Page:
What do you know about Squatters Rights in Michigan?
What is a squatter?
A squatter is a person or persons who take up residence in a dwelling unlawfully. In other words, they are people who just move into any old vacant property they want and then “squat” there illegally.
In 2014, the State of Michigan made a major shift in the law which went from being “pro-squatters” to being much more protective of landlords and property owners.
Squatters Right of Adverse Possession
Squatters in Michigan may gain title, or ownership, to the property they are squatting in through “adverse possession”. Adverse possession is the occupation of land to which another person has title with the intention of possessing it as one's own. Some may even say the intention of “stealing” it.
In Michigan, gaining title by adverse possession was accomplished by living continuously and openly for 15 years. This is now much harder for a squatter to do given that the changes in the law make it much easier for a landlord or property owner to remove such a squatter.
Squatters’ Rights in Michigan have diminished
Before 2014, landlord and property owners in the State of Michigan had to go to court and formally evict a squatter. Cherry Hill Real Estate had to do this many times for homeowners who came to us with a squatter problem.
Pre-2014, a landlord or property owner could not use any self-help eviction practices. Meaning they could not change the locks on the property to keep the squatter out, could not remove their possessions and definitely not bodily remove the squatters. These “protections” had by a squatter where significantly changed by the Michigan Revised Judicature Act (MCL 236-1961-29) through enactment of House Bill 5069 which allows self-help, and House Bills 5070 and 5071, which make squatting a criminal offense and impose increasing penalties on those offenses.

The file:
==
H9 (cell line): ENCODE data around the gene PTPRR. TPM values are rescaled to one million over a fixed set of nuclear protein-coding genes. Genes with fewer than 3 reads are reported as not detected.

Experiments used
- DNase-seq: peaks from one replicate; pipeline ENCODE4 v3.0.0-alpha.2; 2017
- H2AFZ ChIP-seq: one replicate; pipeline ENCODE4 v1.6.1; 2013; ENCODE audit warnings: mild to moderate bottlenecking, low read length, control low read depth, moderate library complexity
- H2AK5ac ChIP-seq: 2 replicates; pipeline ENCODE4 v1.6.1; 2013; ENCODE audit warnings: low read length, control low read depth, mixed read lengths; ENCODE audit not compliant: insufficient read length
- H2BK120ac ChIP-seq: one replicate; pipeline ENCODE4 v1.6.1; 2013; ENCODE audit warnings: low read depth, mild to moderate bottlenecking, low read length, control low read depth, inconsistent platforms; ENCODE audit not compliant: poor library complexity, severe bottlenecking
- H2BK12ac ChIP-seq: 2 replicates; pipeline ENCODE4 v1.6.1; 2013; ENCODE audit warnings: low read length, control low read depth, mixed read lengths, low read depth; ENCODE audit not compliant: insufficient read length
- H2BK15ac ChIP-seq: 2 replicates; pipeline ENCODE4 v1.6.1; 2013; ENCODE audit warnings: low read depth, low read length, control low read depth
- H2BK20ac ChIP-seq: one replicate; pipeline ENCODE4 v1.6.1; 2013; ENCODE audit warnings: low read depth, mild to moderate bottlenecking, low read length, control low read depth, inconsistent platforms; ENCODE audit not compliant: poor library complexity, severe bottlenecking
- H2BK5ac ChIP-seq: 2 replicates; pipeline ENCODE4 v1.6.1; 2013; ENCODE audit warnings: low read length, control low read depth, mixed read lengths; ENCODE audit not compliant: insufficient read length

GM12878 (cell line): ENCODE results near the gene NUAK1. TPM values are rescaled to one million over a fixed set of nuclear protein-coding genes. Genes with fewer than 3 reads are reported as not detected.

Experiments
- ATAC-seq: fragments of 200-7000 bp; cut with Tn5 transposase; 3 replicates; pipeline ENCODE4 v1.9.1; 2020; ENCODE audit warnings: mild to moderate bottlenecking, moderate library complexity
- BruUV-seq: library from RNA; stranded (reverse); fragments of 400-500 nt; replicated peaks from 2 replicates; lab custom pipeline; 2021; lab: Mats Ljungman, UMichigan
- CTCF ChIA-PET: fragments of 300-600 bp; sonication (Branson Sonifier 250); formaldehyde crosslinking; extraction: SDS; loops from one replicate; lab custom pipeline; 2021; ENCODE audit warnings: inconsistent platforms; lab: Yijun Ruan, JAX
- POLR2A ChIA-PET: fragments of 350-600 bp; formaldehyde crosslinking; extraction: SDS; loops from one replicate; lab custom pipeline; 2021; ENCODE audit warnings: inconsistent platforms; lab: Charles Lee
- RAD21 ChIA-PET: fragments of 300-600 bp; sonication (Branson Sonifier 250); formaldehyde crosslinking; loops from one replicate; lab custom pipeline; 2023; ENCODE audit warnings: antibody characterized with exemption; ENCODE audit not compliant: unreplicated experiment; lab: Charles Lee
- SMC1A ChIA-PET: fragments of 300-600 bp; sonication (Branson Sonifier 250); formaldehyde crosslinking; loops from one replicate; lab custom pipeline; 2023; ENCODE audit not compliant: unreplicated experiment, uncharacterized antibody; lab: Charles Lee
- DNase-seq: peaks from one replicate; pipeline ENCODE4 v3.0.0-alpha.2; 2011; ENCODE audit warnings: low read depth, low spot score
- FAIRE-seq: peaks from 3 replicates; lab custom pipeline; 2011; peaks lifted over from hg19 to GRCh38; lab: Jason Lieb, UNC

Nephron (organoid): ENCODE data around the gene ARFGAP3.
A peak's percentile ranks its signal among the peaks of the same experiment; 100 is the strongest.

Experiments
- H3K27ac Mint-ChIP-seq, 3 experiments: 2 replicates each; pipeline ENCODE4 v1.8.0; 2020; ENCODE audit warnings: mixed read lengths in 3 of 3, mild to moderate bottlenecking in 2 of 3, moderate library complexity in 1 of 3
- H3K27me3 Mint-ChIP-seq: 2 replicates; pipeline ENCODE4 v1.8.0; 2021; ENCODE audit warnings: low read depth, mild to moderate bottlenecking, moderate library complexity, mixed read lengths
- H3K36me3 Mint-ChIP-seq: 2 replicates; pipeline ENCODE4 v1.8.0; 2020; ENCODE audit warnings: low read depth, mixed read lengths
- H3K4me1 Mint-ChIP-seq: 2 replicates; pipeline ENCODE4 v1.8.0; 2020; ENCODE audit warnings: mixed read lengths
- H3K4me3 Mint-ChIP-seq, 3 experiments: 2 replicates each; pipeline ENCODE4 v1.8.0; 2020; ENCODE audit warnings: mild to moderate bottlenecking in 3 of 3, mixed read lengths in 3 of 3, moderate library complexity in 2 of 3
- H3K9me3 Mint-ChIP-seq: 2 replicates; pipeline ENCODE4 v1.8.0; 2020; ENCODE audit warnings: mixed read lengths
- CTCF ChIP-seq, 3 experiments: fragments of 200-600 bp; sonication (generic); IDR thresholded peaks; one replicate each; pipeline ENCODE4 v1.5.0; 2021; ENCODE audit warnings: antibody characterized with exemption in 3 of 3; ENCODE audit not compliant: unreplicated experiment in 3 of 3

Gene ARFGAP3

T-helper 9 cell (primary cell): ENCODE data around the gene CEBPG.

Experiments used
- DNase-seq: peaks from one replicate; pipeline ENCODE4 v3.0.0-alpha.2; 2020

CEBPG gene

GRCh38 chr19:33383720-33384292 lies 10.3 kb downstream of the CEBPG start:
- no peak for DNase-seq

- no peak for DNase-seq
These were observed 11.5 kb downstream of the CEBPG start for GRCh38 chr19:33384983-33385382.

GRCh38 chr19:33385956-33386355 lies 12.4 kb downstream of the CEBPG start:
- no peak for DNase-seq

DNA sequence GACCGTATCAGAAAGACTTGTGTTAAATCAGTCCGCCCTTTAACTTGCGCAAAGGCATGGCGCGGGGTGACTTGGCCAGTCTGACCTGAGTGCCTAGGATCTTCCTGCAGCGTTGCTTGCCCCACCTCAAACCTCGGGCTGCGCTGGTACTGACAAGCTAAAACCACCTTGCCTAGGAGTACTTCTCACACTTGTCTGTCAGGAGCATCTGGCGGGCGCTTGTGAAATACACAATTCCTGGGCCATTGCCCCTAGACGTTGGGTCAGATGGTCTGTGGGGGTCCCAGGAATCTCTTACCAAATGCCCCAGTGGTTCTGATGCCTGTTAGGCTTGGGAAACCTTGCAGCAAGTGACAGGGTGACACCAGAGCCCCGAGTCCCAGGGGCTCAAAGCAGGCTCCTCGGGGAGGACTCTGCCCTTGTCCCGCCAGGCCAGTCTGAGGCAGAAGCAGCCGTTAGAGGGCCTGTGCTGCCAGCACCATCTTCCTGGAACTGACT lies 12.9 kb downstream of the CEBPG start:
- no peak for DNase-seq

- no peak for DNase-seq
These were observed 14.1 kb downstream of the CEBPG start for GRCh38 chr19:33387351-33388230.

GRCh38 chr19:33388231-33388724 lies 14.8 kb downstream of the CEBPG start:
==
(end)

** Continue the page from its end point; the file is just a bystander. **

Property owners and landlords still may not resort to self-help against squatters who are hold-overs from a previously valid lease that has expired. This would have to be done through a 30-day notice.
The amended Michigan laws now allow for a property owner or landlord to enter a dwelling, remove a squatters’ possessions and change locks to keep the squatter out.
However, squatters are still protected against bodily removal as this would constitute assault as set out by the Michigan Penal Code.
The landlord or property owner may now call the police and have a squatter arrested because the law now makes squatting a criminal offense.
Squatters are now treated as criminals
Before 2014, squatters were protected from criminal conviction. The worst charge they could get would be a trespass offense.
Since 2014, squatting in a duplex or single-family dwelling is a misdemeanor for the first offense, and a class G felony for any subsequent offense. The first offense carries a fine up to $5,000 and jail time up to 180 days. Subsequent felony offenses carry a fine up to $10,000 and jail time up to two years.
The State of Michigan has made it much easier for a property owner or landlord to retain the title to their property. It also makes it easier to get a squatter out and a paying tenant in.
Gone are the days of spending months trying to evict a squatter and then having to pay for the damage they left behind.
Brian DiBartolomeo is the founder and broker of Cherry Hill Real Estate and speaks to many investors and property management professionals about the importance of documentation and tenant relations.
If you are interested in becoming a client of Cherry Hill Real Estate, give us a call at (248) 651-2700.